One nation's use of another nation's territory also needs to be considered. The U.S. did this during the Cold War, and the Soviet Union tried to do it in Cuba in the early 1960s. For example, if Iran were to deploy ballistic missiles in Libya, it could reduce the range required to threaten the U.S. as well as Europe. Given the existing patterns of cooperation we have already seen, both testing by one country on the territory of another and deriving data from other-country tests are also distinct possibilities.

Sea launch of shorter range ballistic missiles is another possibility. This could enable a country to pose a direct territorial threat to the U.S. sooner than it could by waiting to develop an ICBM for launch from its own territory. Sea-launching could also permit it to target a larger area of the U.S. than would a missile fired from its home territory. India is working on a sea launch capability. Air launch is another possible mode of delivering a shorter range missile to U.S. territory.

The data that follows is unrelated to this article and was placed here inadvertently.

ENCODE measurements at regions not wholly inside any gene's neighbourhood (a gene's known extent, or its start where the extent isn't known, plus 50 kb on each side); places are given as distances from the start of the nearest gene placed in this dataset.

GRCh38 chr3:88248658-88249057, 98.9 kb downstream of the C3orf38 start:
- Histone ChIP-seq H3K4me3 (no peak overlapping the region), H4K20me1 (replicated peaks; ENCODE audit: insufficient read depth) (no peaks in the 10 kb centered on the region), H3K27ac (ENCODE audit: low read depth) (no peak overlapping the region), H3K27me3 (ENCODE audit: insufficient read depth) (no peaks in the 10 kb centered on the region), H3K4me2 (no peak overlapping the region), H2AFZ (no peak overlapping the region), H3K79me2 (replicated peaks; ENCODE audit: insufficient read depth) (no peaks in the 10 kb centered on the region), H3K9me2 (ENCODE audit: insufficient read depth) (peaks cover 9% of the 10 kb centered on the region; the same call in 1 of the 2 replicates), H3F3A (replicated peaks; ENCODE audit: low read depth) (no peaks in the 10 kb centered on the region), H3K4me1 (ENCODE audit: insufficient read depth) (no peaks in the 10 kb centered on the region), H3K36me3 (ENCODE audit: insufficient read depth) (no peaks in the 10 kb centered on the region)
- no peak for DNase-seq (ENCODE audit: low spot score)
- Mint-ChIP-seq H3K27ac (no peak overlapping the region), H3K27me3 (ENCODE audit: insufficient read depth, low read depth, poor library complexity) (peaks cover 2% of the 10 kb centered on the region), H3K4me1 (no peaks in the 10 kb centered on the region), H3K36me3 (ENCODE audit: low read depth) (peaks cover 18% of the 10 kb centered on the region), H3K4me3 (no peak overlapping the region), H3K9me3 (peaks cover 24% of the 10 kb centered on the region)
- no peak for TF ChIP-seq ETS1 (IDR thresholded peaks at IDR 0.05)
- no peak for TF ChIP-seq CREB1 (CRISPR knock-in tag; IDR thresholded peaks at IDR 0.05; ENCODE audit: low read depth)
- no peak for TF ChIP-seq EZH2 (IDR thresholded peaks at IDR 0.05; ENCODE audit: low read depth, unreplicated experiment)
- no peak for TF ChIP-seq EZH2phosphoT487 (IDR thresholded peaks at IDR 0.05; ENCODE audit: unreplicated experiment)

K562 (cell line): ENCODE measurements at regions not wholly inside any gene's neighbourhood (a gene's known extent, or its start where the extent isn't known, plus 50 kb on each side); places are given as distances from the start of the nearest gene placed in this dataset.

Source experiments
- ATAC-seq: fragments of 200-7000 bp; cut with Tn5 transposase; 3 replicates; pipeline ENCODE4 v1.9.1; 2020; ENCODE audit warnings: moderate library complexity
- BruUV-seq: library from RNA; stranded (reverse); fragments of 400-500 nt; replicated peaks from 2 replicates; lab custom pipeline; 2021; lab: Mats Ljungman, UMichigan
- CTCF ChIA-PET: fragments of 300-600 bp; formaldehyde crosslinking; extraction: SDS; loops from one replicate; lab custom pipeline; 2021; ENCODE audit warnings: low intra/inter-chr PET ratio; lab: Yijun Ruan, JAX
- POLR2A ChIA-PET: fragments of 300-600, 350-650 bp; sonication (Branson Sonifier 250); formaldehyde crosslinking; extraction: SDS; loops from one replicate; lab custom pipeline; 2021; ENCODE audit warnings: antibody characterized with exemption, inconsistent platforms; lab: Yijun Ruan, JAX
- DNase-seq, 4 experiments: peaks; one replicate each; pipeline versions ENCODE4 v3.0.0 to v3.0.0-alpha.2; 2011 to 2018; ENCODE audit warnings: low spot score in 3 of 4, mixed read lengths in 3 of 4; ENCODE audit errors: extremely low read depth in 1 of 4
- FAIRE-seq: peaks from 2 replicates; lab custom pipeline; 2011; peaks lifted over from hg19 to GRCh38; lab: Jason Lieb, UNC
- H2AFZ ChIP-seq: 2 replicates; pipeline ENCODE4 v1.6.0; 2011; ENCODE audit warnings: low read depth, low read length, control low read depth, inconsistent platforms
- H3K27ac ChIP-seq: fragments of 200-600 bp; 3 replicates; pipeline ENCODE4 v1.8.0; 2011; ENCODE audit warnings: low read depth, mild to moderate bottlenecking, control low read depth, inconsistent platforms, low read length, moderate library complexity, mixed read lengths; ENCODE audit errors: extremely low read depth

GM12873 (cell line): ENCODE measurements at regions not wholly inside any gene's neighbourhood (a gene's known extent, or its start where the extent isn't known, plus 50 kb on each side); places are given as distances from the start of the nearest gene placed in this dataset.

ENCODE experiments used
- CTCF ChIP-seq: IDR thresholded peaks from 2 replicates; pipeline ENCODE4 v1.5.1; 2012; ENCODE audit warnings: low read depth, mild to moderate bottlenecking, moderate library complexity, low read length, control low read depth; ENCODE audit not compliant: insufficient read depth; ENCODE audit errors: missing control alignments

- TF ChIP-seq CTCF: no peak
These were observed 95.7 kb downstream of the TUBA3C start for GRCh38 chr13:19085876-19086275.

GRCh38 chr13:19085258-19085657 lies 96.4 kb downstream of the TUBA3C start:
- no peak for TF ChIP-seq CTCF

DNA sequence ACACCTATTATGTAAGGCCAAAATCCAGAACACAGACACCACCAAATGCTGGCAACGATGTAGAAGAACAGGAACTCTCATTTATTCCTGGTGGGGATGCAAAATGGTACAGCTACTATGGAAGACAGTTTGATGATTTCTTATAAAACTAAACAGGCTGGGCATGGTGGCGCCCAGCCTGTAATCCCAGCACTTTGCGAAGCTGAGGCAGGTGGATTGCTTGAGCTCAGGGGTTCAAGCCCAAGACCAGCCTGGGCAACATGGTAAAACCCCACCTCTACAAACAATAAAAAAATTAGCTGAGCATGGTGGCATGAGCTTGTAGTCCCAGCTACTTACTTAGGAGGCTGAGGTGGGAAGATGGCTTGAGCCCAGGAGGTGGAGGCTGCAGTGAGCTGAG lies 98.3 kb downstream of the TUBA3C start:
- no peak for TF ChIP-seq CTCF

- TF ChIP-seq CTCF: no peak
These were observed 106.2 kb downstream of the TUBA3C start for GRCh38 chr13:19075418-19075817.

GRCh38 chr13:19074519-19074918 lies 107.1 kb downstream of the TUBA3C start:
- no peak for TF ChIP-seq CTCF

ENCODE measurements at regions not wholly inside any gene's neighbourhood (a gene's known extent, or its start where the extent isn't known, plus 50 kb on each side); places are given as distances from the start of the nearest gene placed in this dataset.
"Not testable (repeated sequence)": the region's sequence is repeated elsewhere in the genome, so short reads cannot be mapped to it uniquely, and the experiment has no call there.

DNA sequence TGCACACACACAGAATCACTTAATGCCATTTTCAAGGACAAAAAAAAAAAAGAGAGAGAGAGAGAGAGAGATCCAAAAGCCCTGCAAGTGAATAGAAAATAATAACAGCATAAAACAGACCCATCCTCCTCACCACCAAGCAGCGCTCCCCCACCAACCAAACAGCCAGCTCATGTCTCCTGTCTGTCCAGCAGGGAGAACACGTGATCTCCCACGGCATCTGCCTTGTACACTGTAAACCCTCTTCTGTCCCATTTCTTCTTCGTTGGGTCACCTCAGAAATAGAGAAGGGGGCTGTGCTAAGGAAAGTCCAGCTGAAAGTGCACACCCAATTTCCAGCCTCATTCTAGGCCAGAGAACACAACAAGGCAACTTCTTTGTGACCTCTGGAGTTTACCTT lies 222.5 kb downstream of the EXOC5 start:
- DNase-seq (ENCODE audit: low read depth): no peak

The key importance of these approaches is that each would significantly shorten the warning time of deployment available to the United States.

F. Erosion of Warning

Precise forecasts of the growth in ballistic missile capabilities over the next two decades-tests by year, production rates, weapons deployed by year, weapon characteristics by system type and circular error probable (CEP)-cannot be provided with confidence. Deception and denial efforts are intense and often successful, and U.S. collection and analysis assets are limited. Together they create a high risk of continued surprise.

The question is not simply whether we will have warning of an emerging capability, but whether the nature and magnitude of a particular threat will be perceived with sufficient clarity in time to take appropriate action.